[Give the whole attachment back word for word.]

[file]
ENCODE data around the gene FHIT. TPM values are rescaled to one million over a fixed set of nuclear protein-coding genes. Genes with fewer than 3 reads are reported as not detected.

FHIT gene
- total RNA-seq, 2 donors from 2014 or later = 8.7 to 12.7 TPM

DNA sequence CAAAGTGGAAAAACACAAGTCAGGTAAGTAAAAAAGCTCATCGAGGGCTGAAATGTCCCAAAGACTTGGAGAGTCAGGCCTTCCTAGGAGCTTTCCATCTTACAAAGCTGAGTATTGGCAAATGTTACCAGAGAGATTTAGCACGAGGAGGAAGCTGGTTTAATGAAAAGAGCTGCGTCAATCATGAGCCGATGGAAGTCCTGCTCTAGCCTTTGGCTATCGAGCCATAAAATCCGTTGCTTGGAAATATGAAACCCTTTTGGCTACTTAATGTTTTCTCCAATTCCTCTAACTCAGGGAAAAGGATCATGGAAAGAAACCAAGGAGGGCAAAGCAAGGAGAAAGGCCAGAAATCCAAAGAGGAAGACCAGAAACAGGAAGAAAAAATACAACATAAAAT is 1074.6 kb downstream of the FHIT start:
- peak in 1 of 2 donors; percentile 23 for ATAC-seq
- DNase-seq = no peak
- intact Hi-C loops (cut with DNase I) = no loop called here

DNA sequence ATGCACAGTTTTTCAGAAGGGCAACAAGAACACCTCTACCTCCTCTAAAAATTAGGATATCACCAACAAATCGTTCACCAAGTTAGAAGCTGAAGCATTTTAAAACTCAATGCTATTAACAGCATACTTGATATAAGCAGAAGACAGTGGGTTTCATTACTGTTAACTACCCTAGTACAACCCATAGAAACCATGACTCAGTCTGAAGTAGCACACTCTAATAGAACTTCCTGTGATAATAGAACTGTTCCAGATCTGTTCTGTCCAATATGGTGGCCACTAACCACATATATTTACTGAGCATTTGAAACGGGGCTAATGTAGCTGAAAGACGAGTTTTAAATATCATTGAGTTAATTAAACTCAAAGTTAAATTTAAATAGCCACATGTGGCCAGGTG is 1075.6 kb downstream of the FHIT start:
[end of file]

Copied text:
ENCODE data around the gene FHIT. TPM values are rescaled to one million over a fixed set of nuclear protein-coding genes. Genes with fewer than 3 reads are reported as not detected.

FHIT gene
- total RNA-seq, 2 donors from 2014 or later = 8.7 to 12.7 TPM

DNA sequence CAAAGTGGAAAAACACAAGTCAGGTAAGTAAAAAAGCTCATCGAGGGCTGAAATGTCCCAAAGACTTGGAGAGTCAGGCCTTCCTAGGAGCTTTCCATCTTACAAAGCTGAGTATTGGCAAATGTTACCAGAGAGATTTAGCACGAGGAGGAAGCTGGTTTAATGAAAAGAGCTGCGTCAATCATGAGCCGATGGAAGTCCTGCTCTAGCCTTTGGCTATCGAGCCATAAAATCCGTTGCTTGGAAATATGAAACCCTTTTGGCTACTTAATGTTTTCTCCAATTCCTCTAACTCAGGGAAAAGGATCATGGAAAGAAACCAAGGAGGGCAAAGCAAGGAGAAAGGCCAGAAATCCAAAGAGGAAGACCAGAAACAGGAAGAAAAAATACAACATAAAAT is 1074.6 kb downstream of the FHIT start:
- peak in 1 of 2 donors; percentile 23 for ATAC-seq
- DNase-seq = no peak
- intact Hi-C loops (cut with DNase I) = no loop called here

DNA sequence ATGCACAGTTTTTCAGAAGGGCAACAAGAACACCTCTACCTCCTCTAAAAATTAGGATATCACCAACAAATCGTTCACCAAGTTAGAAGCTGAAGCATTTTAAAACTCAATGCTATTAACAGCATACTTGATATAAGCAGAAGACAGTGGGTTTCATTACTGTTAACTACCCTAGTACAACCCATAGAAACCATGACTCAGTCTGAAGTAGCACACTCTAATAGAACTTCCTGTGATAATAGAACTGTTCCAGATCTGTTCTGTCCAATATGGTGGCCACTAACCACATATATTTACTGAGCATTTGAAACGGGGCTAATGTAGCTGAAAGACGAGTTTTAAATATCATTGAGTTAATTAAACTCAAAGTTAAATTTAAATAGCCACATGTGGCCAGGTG is 1075.6 kb downstream of the FHIT start: